Visitors Guide to
Historical Sites & Museums
in St. Louis & St. Louis County
Bellefontaine Cemetery
4947 West Florissant Avenue
St. Louis, MO
  Bellefontaine Cemetery, established after the cholera epidemic of 1849, is home to a number of historic and architecturally significant mausoleums and monuments. Notable graves include explorer William Clark, beer magnate Adolphus Busch, inventor and engineer James Eads, and poet Sara Teasdale.
General Daniel Bissell

10225 Bellefontaine Road
Bellefontaine Neighbors, MO
  Located near Fort Bellefontaine is the historic former home of General Daniel Bissell. Bissell, who had served as a message boy during the American Revolutionary War and took command of Fort Belle Fontaine in 1809. On display at the house are some of Bissell's U.S. Army-issue weapons, uniforms and other equipment which are of the same vintage and design of those used by Lewis & Clark. Bissell's military commissions signed by George Washington and Thomas Jefferson are also on view. The General Daniel Bissell house is no longer open to the public except for special events and scheduled tours for groups.
Calvary Cemetery
5239 West Florissant Avenue
St. Louis, MO
  Calvary Cemetery, established in 1857, is one of St. Louis' largest cemeteries. The graves of many noteworthy St. Louisans, including Civil War General William Tecumseh Sherman; Dred Scott, the slave who gained a place in American history when he sued for his freedom, and playwright Tennessee Williams, are here. The cemetery also contains many architecturally significant tombs and memorials.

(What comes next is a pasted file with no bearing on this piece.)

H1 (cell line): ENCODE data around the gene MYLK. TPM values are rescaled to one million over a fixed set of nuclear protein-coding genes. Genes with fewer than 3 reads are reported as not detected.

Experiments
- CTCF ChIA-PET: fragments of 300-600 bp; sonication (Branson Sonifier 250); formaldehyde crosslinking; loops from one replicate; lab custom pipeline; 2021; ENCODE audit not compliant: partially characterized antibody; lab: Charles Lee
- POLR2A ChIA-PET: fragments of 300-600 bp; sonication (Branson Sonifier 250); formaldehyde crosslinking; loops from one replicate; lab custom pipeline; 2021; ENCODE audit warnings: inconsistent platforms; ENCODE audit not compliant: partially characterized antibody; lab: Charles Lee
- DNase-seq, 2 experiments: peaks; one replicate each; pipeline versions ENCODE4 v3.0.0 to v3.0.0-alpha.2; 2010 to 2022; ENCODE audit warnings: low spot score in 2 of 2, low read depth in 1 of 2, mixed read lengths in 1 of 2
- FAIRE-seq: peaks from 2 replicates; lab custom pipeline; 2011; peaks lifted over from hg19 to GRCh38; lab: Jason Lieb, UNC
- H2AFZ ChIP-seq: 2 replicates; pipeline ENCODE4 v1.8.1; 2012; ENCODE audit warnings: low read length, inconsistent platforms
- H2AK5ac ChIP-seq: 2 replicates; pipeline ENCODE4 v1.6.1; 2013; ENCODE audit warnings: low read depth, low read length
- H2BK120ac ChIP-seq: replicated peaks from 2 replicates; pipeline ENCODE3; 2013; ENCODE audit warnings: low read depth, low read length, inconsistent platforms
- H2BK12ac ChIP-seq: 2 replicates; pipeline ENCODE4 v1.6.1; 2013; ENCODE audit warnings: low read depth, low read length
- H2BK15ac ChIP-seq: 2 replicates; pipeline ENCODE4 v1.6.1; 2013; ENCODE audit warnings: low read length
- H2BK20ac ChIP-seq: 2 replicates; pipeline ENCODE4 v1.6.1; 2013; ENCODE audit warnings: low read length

Campbell House Museum
1508 Locust Street
St. Louis, MO
  Built in 1851, the first house in the elegant neighborhood Lucas Place, the Campbell House, was the home of renowned fur trader and entrepreneur Robert Campbell and his family from 1854 until 1938. The museum contains hundreds of original Campbell possessions including furniture, paintings, clothing, letters, carriages and a unique set of interior photographs taken in the mid-1880s.
Carondelet Historical Society
6303 Michigan Avenue
St. Louis, MO
  The Carondelet Historic Center is housed in the former Des Peres School where Susan Blow conducted the first publicly funded, continuously operating kindergarten in the United States in 1873. The Center is a museum that preserves the history of the area of Saint Louis known as Carondelet and the memory of Blow. The building is on the National Register of Historic Places and is the home of the Carondelet Historical Society. Visit the Carondelet Historical Society website for more information.
William Clark's Grave
4947 West Florissant Avenue
Saint Louis, MO
  William Clark - co-commander of the Discovery Expedition with Meriwether Lewis and later Brigadier General of Militia and Superintendent of Indian Affairs for the Louisiana Territory was buried on the farm of his nephew outside Saint Louis in 1828. Today the grave is located within the boundaries of Bellefontaine Cemetery. An elaborate granite obelisk, erected in 1904 and featuring a bust of the explorer and an inscription, marks the site.
Cupples House
3673 West Pine Blvd.
Saint Louis, MO